Unique and Great

Our society does not embrace anything about anybody being unique. The goal we are taught from a very young age is to be like these people we are told should be our idols. We are taught to be like other people. Uniqueness is not celebrated.

Greatness is more often than not only considered being achievable when you’ve accomplished what society says success is. There are only a few people who are typically recorded as having achieved greatness in their life.


Valentine’s Day

I hate Valentine’s Day. There, I said it.

So why am I writing about it? Because there is a stigma and way too much fucking pressure on our society to honor this holiday. We have to stop letting the commercialization of holidays dictate how we live. Yes, this post is all about a rant that I have with our society. Keep reading, or don’t, but I suspect I am not the only one and I want you to know that you aren’t the only one.

Flowers. Chocolate. Fancy dates. Surprise deliveries. Expensive jewelry. Money.

I don’t want any of that because of some date on the calendar that has morphed from the original intention of honoring a person, or something. That’s the thing, who the fuck even know’s the true reason of Valentine’s Day? I am willing to bet that 90 to 99 percent of my generation does not. Even the Encyclopedia Britannica indicates there is conflicting information. What it does say is:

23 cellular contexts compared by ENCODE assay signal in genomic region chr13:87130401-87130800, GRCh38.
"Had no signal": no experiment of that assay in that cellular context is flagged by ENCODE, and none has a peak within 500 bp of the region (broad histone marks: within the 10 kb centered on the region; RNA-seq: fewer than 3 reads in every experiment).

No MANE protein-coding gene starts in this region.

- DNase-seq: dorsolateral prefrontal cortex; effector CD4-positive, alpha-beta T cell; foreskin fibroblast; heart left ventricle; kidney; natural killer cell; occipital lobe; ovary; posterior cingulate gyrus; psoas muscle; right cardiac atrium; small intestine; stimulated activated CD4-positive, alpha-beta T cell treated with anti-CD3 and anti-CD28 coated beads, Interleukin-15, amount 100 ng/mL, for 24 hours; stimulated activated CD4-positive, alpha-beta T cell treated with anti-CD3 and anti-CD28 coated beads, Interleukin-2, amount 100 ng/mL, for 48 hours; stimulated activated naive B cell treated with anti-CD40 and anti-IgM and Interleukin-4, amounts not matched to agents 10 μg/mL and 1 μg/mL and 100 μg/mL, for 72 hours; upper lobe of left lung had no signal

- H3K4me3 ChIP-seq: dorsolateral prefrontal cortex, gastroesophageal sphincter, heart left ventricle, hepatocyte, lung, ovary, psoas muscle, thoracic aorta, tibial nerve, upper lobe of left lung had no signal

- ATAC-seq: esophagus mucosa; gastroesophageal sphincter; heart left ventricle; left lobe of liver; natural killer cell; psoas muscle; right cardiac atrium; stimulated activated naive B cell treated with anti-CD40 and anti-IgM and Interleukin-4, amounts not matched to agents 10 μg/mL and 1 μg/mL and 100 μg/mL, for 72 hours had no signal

The holiday has origins in the Roman festival of Lupercalia, held in mid-February. The festival, which celebrated the coming of spring, included fertility rites and the pairing off of women with men by lottery. At the end of the 5th century, Pope Gelasius I replaced Lupercalia with St. Valentine’s Day. It came to be celebrated as a day of romance from about the 14th century.

After that, Encyclopedia Britannica goes on to explain that there are many accounts of where the day may have taken its name from. It goes on to say when Valentine’s cards were first given out and it’s been a really long time. Like hundreds of years.

I don’t care how long it has been. I still feel like our current society puts so much pressure on everybody to take part in this day. Some people ask if my distaste in the day is because I’ve never received good Valentine’s gifts. No, no it is not. I hate being forced to do things and spend money because everybody does it. I could go into a rant on many other holidays, but I will spare you.

When my husband and I first started dating, I told him not to get me anything. The first year his mother convinced him to even though I said no. If I recall he chose yellow roses to meet me and his mother in the middle. Okay, that works. Since then, he hasn’t done anything and I am happy about it. Prices on everything gets stupid and I don’t want to spend money on it. There are plenty other things we can and probably will buy that is overpriced. One thing he does tend to do after Valentine’s, depending on what day of the week Valentine’s falls on and what our schedules are, is go to Costco and buy the much discounted Stargazer Lily’s for me since that is my favorite flower. I’m okay with that, even if the quality of the flowers aren’t perfect because they’ve sat there longer.